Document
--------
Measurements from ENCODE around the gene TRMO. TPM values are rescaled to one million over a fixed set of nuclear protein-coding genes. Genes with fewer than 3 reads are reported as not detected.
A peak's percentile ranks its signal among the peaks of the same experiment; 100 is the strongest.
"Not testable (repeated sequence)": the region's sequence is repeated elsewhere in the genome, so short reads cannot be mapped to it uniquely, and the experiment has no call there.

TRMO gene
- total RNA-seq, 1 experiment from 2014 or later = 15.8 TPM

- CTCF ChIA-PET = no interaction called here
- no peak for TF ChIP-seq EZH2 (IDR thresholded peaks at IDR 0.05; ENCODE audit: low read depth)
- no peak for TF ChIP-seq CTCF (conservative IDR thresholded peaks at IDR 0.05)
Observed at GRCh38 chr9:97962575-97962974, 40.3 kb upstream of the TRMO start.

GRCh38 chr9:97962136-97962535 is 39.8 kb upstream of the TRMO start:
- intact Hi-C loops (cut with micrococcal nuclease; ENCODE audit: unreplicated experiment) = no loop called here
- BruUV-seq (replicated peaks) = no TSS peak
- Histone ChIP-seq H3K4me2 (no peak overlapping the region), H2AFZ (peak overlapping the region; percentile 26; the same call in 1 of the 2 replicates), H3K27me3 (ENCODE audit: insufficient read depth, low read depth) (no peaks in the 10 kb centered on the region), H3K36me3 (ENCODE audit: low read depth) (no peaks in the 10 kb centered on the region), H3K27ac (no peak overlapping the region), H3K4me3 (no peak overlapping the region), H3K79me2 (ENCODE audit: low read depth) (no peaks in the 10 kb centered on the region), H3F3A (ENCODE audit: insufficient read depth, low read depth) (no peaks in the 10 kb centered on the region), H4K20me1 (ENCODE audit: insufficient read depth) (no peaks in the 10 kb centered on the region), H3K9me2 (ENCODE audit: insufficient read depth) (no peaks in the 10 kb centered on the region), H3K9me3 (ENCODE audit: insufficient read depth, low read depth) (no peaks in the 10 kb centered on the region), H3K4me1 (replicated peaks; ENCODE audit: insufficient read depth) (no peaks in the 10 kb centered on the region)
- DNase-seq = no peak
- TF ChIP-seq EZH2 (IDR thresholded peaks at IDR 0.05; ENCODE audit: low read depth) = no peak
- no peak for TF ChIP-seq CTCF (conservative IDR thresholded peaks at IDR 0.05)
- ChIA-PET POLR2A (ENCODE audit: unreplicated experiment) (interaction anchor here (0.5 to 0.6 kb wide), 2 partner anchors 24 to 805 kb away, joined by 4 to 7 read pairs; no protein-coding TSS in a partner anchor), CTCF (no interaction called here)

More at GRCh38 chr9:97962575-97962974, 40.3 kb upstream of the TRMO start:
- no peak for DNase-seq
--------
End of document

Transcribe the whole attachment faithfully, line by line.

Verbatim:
Measurements from ENCODE around the gene TRMO. TPM values are rescaled to one million over a fixed set of nuclear protein-coding genes. Genes with fewer than 3 reads are reported as not detected.
A peak's percentile ranks its signal among the peaks of the same experiment; 100 is the strongest.
"Not testable (repeated sequence)": the region's sequence is repeated elsewhere in the genome, so short reads cannot be mapped to it uniquely, and the experiment has no call there.

TRMO gene
- total RNA-seq, 1 experiment from 2014 or later = 15.8 TPM

- CTCF ChIA-PET = no interaction called here
- no peak for TF ChIP-seq EZH2 (IDR thresholded peaks at IDR 0.05; ENCODE audit: low read depth)
- no peak for TF ChIP-seq CTCF (conservative IDR thresholded peaks at IDR 0.05)
Observed at GRCh38 chr9:97962575-97962974, 40.3 kb upstream of the TRMO start.

GRCh38 chr9:97962136-97962535 is 39.8 kb upstream of the TRMO start:
- intact Hi-C loops (cut with micrococcal nuclease; ENCODE audit: unreplicated experiment) = no loop called here
- BruUV-seq (replicated peaks) = no TSS peak
- Histone ChIP-seq H3K4me2 (no peak overlapping the region), H2AFZ (peak overlapping the region; percentile 26; the same call in 1 of the 2 replicates), H3K27me3 (ENCODE audit: insufficient read depth, low read depth) (no peaks in the 10 kb centered on the region), H3K36me3 (ENCODE audit: low read depth) (no peaks in the 10 kb centered on the region), H3K27ac (no peak overlapping the region), H3K4me3 (no peak overlapping the region), H3K79me2 (ENCODE audit: low read depth) (no peaks in the 10 kb centered on the region), H3F3A (ENCODE audit: insufficient read depth, low read depth) (no peaks in the 10 kb centered on the region), H4K20me1 (ENCODE audit: insufficient read depth) (no peaks in the 10 kb centered on the region), H3K9me2 (ENCODE audit: insufficient read depth) (no peaks in the 10 kb centered on the region), H3K9me3 (ENCODE audit: insufficient read depth, low read depth) (no peaks in the 10 kb centered on the region), H3K4me1 (replicated peaks; ENCODE audit: insufficient read depth) (no peaks in the 10 kb centered on the region)
- DNase-seq = no peak
- TF ChIP-seq EZH2 (IDR thresholded peaks at IDR 0.05; ENCODE audit: low read depth) = no peak
- no peak for TF ChIP-seq CTCF (conservative IDR thresholded peaks at IDR 0.05)
- ChIA-PET POLR2A (ENCODE audit: unreplicated experiment) (interaction anchor here (0.5 to 0.6 kb wide), 2 partner anchors 24 to 805 kb away, joined by 4 to 7 read pairs; no protein-coding TSS in a partner anchor), CTCF (no interaction called here)

More at GRCh38 chr9:97962575-97962974, 40.3 kb upstream of the TRMO start:
- no peak for DNase-seq